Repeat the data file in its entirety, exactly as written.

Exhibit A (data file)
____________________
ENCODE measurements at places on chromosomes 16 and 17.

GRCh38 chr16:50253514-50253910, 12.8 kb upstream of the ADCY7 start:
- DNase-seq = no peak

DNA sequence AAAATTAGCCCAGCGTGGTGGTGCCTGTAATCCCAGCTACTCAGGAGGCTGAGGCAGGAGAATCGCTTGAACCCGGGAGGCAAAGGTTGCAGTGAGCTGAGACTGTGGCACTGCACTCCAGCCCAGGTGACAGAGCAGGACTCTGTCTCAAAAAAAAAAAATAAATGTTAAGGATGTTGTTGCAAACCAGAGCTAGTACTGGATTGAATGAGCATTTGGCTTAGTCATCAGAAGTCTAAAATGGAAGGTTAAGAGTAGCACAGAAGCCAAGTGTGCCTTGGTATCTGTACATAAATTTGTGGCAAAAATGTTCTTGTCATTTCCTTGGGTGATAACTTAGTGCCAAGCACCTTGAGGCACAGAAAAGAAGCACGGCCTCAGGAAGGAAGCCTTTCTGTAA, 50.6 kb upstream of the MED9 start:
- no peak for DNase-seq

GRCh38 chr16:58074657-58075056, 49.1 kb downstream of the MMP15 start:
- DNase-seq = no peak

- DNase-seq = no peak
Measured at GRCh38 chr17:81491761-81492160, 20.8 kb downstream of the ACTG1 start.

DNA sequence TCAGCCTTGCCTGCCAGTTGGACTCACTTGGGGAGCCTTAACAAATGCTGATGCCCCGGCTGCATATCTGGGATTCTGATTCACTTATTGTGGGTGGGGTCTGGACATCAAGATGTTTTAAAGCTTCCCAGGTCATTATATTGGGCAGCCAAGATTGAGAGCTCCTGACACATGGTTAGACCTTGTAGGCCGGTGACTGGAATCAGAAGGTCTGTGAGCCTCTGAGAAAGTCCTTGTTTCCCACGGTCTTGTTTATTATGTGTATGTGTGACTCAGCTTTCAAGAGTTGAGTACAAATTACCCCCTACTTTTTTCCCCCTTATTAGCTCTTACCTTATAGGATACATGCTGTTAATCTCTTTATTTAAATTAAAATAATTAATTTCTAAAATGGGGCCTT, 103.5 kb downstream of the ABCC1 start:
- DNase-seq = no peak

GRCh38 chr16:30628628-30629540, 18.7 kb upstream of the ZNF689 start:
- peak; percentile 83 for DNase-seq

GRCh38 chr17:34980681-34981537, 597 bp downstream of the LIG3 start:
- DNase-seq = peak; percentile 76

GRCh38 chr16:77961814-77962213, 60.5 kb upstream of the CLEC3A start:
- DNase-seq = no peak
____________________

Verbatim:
ENCODE measurements at places on chromosomes 16 and 17.

GRCh38 chr16:50253514-50253910, 12.8 kb upstream of the ADCY7 start:
- DNase-seq = no peak

DNA sequence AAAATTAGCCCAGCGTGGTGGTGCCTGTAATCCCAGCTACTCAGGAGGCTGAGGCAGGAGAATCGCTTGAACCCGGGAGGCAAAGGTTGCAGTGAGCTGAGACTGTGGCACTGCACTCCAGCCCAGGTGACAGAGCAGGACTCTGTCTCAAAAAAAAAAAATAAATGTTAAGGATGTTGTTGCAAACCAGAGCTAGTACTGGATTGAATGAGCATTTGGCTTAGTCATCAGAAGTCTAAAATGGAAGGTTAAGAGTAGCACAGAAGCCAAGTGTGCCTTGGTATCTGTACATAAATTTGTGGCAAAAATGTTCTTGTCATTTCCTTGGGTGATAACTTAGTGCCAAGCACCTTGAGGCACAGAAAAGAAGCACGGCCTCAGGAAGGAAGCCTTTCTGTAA, 50.6 kb upstream of the MED9 start:
- no peak for DNase-seq

GRCh38 chr16:58074657-58075056, 49.1 kb downstream of the MMP15 start:
- DNase-seq = no peak

- DNase-seq = no peak
Measured at GRCh38 chr17:81491761-81492160, 20.8 kb downstream of the ACTG1 start.

DNA sequence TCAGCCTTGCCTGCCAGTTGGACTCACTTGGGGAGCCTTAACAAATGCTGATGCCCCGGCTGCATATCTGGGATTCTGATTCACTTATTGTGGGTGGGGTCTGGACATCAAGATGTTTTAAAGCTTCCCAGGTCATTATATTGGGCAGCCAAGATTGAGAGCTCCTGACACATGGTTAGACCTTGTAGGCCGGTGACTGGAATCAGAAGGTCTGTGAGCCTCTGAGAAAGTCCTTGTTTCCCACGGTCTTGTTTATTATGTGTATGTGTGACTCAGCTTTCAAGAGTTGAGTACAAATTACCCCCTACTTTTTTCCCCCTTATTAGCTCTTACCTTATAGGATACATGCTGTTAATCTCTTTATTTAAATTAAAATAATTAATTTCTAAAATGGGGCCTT, 103.5 kb downstream of the ABCC1 start:
- DNase-seq = no peak

GRCh38 chr16:30628628-30629540, 18.7 kb upstream of the ZNF689 start:
- peak; percentile 83 for DNase-seq

GRCh38 chr17:34980681-34981537, 597 bp downstream of the LIG3 start:
- DNase-seq = peak; percentile 76

GRCh38 chr16:77961814-77962213, 60.5 kb upstream of the CLEC3A start:
- DNase-seq = no peak